Lottery winner forced to wait

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The Independent Online
A lottery winner came forward yesterday to claim a £7.8m Christmas present of a lifetime.

But the lucky person will have an agonising wait over the rest of the holiday before the jackpot windfall can be officially confirmed, said a spokeswoman for the organisers, Camelot.

"A ticket holder has come forward who we believe has the winning ticket," she said.

"But the first banking day is Wednesday and we will not be able to check the ticket and confirm the win until then."

Camelot could not say if the winner was an individual or a syndicate.

The six winning numbers were 2, 3, 27, 29, 39, 44 and the bonus ball was 6.

This weekend's jackpot was £7,789,557 and the total value of tickets sold was £55.2m - a record for a week when the prize was not rolled-over.

There were seven Match Five plus bonus winners, each winning £342,398; 365 Match Five winners each winning £4,104; 35,321 Match Four winners each winning £93 and 987,567 Match Three winners each with £10.

Camelot was today beginning an investigation into a nationwide computer failure which cut off ticket sales to thousands of people after gremlins struck twice yesterday.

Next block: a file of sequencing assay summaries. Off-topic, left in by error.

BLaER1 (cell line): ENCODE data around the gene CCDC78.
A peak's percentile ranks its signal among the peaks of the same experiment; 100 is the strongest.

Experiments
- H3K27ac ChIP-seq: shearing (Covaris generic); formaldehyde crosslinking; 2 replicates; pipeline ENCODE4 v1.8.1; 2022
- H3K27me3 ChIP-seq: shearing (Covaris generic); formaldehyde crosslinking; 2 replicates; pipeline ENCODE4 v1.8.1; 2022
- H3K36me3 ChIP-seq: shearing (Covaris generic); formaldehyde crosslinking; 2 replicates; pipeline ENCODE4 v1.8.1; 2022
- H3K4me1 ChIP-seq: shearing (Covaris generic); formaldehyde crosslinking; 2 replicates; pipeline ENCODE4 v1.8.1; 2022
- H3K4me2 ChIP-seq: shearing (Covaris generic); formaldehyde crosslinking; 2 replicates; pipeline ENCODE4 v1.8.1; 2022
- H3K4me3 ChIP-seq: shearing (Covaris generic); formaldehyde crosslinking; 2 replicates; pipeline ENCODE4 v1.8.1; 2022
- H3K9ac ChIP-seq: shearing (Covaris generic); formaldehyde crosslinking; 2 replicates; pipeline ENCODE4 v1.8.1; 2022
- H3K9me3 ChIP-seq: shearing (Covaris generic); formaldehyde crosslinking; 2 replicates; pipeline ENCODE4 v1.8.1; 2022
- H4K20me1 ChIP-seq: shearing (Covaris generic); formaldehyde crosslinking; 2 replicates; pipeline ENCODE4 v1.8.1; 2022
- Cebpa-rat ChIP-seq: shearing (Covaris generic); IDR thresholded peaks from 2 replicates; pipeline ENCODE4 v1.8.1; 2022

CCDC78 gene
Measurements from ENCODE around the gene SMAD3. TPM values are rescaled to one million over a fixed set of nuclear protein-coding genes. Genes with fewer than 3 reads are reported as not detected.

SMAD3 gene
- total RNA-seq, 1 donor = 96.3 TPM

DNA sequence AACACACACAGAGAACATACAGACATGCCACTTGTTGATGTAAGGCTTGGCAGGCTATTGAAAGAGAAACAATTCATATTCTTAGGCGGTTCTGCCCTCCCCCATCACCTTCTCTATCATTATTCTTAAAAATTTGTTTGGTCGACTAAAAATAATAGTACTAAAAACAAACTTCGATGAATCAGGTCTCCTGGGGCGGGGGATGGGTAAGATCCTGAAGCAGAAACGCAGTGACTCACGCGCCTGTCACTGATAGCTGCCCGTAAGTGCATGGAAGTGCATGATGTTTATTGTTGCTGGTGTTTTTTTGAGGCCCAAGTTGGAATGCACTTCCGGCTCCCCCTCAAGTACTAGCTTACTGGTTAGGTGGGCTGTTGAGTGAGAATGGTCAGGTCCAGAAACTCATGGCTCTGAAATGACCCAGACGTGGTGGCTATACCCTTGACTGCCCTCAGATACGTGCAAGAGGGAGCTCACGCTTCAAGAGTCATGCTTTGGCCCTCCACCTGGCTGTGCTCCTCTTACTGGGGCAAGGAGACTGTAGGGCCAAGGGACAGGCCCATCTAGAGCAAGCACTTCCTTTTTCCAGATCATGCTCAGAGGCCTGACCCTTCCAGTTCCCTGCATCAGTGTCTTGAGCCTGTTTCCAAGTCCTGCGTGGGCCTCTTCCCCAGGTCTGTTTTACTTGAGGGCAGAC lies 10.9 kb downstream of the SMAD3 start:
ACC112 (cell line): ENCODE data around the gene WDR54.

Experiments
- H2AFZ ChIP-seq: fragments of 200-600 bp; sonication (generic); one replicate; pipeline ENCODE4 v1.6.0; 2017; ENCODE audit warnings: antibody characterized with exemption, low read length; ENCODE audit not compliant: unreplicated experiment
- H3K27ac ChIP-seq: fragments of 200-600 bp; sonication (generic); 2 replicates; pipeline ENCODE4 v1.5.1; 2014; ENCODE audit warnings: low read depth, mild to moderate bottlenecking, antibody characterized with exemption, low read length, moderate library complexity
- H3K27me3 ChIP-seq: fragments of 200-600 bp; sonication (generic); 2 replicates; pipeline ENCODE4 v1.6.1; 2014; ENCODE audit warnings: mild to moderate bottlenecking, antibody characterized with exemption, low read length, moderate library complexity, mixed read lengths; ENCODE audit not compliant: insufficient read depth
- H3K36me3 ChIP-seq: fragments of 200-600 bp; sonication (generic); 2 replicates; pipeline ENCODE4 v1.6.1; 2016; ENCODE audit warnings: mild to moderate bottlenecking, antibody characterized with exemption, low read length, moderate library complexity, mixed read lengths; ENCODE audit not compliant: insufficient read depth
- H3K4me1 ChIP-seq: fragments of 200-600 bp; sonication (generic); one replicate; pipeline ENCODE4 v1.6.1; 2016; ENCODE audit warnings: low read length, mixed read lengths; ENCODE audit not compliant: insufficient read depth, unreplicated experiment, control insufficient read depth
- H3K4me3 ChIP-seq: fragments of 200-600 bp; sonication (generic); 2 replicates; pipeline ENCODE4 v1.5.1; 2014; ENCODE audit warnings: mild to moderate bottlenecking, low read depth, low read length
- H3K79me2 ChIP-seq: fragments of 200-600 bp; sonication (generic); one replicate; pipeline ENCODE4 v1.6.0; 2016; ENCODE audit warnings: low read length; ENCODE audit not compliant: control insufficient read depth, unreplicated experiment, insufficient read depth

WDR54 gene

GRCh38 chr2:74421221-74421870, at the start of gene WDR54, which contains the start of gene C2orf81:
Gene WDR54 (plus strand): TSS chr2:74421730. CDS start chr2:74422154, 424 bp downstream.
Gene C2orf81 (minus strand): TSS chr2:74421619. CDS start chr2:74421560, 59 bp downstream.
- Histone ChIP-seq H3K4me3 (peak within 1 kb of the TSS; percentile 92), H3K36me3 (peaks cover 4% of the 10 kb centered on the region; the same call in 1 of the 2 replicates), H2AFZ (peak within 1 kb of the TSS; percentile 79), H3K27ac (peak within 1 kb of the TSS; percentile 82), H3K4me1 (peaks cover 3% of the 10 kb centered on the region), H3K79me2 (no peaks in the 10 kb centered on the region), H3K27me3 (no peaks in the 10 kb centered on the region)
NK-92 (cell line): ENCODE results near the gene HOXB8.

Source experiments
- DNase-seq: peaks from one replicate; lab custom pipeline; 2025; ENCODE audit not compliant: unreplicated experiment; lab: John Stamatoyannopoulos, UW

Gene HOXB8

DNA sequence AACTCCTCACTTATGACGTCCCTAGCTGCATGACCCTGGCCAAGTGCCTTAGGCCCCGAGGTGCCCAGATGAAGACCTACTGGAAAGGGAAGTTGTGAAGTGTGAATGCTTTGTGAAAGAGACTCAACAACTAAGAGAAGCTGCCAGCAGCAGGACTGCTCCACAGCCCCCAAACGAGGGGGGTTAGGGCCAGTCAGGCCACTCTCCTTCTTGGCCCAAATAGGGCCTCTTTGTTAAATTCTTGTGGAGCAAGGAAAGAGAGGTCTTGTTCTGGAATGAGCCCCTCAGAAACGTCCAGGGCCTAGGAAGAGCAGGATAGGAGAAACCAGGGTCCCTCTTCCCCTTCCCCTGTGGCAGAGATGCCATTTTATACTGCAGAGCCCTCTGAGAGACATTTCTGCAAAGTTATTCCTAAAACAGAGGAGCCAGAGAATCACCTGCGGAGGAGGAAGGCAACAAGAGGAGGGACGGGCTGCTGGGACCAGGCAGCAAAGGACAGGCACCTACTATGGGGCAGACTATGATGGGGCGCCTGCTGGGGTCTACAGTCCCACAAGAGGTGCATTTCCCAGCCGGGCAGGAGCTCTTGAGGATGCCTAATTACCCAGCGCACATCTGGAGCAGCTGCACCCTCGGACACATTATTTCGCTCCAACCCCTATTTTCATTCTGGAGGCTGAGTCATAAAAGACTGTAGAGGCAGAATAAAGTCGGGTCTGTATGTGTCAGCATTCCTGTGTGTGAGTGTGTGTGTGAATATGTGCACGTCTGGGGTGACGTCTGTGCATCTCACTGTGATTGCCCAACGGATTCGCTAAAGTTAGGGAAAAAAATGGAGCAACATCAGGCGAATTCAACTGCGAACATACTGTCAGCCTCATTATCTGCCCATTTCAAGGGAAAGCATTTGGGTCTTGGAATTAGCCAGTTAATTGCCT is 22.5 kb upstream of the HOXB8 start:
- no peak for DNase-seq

Labour MP Mo Mowlam called for an inquiry after she claimed many of her constituents in Redcar, Cleveland, had been unable to buy tickets.

Computer problems first struck as a third of ticket sellers tried to log on to their terminals. Lottery spokesman Peter Rae said: "The problems began at 6am when 30 per cent had problems signing on their terminals. It was a computer fault and took a couple of hours to fix. By noon the vast majority were back on."

And there were more problems on Christmas Eve when around 2,000 lottery computers in all parts of the country were out of action for about 45 minutes. Camelot described the day's second failure as "just a glitch in the system".

Ms Mowlam said: "I am calling for an immediate inquiry over the running of the lottery today."

Last night's lottery windfall came after the Archbishop of Canterbury, Dr George Carey, called for the jackpot to be cut to a more manageable sum.

"While a National Lottery is no doubt a fact of life in this country for the foreseeable future, and I am no killjoy, perhaps we should at least scale down the more excessive prizes and tone down the hype," he said.